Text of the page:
Skip to main content
    • Aa
    • Aa

The spatial distribution of illegal logging in the Anavilhanas archipelago (Central Amazonia) and logging impacts on species


Amazonia is one of the world's leading suppliers of timber and the Amazonian timber industry is an important source of regional income, however the economic benefits of this market are associated with environmental damage, mainly when the wood is removed illegally. The Anavilhanas National Park, located in the Brazilian state of Amazonas, has been subjected to illegal logging and elaboration of control programmes requires knowledge of the distribution of timber species and the intensity of logging. This study examines the density and growth rate of the five most harvested tree species in the Park, the spatial distribution of illegal logging operations and their effects on population structure. In total, 2332 trees with diameter at breast height greater than 10 cm, as well as stumps of cut trees, were sampled, and dendrochronology was used to estimate growth rates. Some size classes of Virola surinamensis trees and species within the family Lauraceae decreased in abundance as harvesting intensity increased. Growth rates of the most abundant species of Lauraceae, Ocotea cymbarum, were high, indicating stands may recover quickly when harvesting stops. The population structure of Calophyllum brasiliense showed no negative effects due to logging, but its low growth rate and stand distribution suggest that continued exploitation may endanger these populations. Logging had no detectable negative effects on the size structure of populations of Macrolobium acaciifolium or Hevea spp., and their high growth rates suggest that they will not be threatened by current logging rates. Overall growth rates in the Anavilhanas archipelago are higher than those recorded in other black-water floodplain forest (igapó). Logging of most species (except Lauraceae spp., which have the highest market value) is concentrated in the southern region of the Park, which has more human settlements close by. There was no general relationship between harvesting intensity and geographic distance to human settlements, but there was a tendency for harvesting to be higher in sites with concentrations of trees of high market value. Potential strategies to control illegal logging activities in the Anavilhanas archipelago include encouragement of sustainable logging in Park buffer zones and stimulation of ecotourism initiatives in the southern region of the Park. Ecotourism development can provide an economic alternative to illegal logging for local communities and inhibit logging by increasing vigilance.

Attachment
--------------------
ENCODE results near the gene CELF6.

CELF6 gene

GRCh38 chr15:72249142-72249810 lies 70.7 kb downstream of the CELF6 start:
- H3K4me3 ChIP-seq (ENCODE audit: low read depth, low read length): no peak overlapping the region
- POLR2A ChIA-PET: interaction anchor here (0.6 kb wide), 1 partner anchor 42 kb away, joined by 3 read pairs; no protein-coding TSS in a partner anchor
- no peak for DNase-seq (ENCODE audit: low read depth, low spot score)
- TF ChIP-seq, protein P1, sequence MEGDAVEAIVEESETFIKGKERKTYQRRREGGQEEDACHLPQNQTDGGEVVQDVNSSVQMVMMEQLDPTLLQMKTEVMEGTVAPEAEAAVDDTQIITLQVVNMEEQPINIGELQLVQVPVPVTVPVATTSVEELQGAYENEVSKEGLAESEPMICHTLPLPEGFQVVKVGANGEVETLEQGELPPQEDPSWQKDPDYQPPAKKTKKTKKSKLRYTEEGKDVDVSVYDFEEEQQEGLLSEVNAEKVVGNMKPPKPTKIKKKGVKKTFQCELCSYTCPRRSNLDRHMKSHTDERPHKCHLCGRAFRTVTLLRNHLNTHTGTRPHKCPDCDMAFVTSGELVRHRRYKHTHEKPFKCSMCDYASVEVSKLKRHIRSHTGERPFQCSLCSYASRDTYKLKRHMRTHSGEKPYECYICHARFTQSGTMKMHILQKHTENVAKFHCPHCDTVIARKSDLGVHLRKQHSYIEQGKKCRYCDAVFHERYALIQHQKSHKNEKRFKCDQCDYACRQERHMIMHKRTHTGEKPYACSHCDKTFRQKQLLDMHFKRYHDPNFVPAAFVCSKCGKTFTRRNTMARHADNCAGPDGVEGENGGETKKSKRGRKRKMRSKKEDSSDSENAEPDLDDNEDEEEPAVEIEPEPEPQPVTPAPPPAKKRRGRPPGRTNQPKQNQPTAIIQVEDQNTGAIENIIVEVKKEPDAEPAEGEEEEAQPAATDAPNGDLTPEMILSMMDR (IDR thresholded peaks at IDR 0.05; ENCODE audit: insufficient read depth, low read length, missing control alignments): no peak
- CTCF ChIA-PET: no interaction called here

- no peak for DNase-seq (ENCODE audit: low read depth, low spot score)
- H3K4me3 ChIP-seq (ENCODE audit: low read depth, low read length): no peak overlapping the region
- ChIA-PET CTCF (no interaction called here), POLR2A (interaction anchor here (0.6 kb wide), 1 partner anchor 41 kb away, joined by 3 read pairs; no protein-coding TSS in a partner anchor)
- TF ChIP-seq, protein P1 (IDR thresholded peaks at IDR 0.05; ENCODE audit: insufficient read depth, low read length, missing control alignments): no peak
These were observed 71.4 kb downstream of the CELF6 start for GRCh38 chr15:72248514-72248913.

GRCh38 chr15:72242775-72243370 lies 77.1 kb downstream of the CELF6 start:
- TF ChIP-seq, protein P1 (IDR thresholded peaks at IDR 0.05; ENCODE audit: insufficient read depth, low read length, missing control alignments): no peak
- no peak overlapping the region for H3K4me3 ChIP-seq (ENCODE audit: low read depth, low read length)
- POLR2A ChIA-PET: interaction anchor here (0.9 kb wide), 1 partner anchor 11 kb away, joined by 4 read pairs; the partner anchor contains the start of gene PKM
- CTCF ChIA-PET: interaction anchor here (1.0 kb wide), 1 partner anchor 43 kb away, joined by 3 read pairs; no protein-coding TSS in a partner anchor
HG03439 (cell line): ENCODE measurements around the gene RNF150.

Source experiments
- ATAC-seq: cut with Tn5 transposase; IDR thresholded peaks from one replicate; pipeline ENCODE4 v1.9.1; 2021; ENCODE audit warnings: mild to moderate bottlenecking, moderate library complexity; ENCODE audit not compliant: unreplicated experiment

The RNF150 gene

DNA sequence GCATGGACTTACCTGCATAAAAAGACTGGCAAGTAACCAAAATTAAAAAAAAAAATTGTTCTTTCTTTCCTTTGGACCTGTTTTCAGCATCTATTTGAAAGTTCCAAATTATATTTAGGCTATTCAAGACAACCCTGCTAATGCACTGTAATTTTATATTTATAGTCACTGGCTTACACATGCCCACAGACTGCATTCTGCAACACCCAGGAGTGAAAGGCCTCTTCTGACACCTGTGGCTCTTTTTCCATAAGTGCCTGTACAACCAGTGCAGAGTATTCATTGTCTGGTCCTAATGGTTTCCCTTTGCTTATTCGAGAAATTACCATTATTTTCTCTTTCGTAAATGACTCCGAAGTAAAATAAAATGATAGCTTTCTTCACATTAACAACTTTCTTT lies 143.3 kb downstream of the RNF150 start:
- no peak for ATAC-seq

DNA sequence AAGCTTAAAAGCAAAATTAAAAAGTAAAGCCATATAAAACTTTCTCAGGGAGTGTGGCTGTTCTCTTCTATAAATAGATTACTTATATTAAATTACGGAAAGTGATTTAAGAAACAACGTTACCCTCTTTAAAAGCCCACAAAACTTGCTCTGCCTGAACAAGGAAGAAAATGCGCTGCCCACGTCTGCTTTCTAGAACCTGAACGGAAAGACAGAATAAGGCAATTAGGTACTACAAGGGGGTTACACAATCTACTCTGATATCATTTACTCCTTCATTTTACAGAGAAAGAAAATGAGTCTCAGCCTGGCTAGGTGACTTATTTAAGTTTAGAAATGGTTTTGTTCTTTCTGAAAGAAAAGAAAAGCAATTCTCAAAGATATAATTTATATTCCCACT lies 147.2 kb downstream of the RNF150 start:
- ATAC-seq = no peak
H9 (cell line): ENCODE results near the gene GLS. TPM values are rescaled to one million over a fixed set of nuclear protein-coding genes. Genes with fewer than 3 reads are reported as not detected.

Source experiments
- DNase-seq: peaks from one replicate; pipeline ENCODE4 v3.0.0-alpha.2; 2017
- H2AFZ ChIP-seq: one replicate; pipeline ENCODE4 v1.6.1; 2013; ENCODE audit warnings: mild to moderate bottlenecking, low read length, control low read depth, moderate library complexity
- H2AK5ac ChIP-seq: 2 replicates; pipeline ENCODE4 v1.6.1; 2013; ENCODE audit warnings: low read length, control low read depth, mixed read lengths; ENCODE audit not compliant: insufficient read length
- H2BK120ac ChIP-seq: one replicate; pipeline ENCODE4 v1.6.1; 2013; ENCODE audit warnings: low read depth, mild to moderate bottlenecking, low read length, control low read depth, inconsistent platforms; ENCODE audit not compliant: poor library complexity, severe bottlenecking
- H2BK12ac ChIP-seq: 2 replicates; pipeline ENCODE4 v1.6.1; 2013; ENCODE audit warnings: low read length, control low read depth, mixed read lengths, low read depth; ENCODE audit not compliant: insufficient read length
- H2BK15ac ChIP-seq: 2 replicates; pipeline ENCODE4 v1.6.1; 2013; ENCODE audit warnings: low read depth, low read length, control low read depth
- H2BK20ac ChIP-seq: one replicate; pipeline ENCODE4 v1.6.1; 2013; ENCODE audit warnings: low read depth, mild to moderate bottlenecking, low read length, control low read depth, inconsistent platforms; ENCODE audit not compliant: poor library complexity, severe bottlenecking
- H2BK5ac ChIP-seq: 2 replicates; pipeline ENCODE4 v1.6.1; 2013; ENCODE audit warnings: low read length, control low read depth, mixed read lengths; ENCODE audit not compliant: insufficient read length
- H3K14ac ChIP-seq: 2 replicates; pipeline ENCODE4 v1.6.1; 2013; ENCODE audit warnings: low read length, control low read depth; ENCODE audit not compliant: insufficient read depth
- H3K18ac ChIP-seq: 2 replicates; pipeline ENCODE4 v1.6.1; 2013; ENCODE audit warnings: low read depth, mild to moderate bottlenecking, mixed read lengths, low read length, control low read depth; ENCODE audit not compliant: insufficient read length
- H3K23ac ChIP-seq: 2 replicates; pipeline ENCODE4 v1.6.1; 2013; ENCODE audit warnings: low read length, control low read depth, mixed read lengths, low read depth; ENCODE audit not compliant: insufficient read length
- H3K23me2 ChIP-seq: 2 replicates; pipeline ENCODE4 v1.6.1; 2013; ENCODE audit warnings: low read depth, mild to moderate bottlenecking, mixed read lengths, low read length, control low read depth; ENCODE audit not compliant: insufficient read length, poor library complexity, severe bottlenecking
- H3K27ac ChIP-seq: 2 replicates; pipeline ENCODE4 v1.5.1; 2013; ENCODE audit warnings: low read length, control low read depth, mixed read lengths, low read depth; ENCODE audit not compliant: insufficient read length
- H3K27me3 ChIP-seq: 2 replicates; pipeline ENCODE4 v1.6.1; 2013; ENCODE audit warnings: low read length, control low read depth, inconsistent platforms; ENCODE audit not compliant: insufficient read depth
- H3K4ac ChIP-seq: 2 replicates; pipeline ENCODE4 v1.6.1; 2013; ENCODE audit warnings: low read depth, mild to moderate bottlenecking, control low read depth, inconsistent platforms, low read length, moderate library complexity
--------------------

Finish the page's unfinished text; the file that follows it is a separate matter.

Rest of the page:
Corresponding author
*Correspondence: Andressa Bárbara Scabin, current address Avenida três de março 200, Complemento L4, Residencial Vila Azul, Sorocaba, São Paulo CEP 18087-180, Brazil, e-mail:
Linked references
Hide All

This list contains references from the content that can be linked to their source. For a full set of references and notes please see the PDF or HTML where available.

D.W. Bird & R.L. Bliege Bird (1997) Contemporary shellfish gathering strategies among the Merriam of the Torres Strait Islands, Australia: testing predictions of a central place foraging model. Journal of Archaeological Science 24: 3963.

R.J.W. Brienen & P.A. Zuidema (2006) The use of tree rings in tropical forest management: projecting timber yields of four Bolivian tree species. Forest Ecology and Management 226: 256267.

S.T. Buckland , D.R. Anderson , K.P. Burnham & J.L. Laake (1993) Distance Sampling: Estimating Abundance of Biological Populations. London, UK: Chapaman & Hall1sted London, UK.

J.Q. Chambers , N. Higuchi , J. Schimel , L. Ferreira & J.L. Melack (2000) Decomposition and carbon cycling of dead trees in tropical forests of the central Amazon. Oecologia 122: 380388.